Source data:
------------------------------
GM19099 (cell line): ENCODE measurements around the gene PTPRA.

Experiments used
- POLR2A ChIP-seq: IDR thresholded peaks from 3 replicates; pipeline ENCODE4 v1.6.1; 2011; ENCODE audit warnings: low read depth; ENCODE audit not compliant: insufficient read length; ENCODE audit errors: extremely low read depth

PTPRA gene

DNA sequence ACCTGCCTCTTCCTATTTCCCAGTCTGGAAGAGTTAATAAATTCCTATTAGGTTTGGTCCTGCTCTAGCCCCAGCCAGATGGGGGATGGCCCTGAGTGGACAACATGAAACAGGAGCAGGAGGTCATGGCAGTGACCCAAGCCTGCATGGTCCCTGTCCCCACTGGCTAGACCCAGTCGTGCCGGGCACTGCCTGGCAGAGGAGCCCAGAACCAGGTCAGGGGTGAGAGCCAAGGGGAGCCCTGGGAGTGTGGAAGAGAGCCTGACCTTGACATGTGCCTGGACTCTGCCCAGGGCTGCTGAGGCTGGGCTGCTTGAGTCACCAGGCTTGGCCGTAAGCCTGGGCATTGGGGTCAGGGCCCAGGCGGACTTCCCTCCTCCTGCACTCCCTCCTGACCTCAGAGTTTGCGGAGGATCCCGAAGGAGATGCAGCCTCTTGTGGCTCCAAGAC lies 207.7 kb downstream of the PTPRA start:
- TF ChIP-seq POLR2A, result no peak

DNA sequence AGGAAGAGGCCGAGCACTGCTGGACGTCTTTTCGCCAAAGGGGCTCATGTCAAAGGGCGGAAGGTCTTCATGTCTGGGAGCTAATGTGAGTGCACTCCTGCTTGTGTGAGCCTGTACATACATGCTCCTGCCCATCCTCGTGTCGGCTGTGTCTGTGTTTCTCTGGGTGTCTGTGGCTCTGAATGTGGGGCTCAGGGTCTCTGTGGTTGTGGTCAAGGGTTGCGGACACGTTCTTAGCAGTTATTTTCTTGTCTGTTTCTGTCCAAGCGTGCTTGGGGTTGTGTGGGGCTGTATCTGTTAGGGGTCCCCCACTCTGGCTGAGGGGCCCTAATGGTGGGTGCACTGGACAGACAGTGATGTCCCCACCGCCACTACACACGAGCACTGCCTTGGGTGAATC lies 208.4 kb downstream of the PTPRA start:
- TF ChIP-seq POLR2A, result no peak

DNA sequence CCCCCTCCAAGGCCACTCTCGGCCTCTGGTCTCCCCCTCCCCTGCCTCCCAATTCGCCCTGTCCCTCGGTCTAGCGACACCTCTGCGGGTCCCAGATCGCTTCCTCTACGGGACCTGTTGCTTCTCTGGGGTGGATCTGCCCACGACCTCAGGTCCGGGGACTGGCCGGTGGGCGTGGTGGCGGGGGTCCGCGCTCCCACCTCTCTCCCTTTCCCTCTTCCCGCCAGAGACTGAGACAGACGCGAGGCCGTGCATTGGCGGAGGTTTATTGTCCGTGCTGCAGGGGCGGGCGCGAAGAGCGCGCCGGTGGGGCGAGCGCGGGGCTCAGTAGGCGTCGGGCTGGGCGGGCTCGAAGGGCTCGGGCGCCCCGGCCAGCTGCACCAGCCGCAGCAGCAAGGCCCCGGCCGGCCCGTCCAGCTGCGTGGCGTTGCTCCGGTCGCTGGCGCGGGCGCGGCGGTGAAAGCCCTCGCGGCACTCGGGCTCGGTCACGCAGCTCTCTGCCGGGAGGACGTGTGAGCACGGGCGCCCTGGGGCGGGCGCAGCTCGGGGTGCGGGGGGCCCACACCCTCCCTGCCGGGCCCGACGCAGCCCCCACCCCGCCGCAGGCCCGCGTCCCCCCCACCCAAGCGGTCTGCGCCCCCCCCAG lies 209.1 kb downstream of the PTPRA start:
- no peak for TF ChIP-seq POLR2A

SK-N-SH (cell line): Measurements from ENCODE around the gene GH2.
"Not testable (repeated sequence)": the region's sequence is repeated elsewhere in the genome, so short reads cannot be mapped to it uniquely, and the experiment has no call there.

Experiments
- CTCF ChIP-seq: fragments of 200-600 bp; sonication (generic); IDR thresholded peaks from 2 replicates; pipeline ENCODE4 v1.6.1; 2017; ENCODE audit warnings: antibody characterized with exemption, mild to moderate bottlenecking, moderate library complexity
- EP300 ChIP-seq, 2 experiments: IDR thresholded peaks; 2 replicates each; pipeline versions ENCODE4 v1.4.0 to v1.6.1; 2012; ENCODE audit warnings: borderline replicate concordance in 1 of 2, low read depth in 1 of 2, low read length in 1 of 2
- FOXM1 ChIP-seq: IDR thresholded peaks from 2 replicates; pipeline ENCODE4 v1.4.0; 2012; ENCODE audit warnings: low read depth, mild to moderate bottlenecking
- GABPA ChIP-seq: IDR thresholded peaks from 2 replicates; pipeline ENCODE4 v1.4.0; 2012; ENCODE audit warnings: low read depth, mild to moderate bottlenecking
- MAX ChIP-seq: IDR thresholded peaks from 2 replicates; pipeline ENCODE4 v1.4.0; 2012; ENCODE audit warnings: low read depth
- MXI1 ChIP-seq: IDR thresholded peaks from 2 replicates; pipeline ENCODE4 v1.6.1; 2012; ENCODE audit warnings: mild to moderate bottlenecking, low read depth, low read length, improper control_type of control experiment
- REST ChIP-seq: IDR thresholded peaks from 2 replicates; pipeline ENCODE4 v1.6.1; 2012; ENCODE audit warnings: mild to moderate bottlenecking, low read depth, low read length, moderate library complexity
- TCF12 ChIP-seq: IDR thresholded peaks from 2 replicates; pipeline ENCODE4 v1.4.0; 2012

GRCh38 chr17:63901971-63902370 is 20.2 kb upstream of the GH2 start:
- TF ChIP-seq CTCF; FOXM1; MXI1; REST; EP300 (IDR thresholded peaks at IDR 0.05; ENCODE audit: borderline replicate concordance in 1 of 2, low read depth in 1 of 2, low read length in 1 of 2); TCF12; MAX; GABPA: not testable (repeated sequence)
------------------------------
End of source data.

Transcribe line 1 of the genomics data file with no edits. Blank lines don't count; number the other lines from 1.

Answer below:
GM19099 (cell line): ENCODE measurements around the gene PTPRA.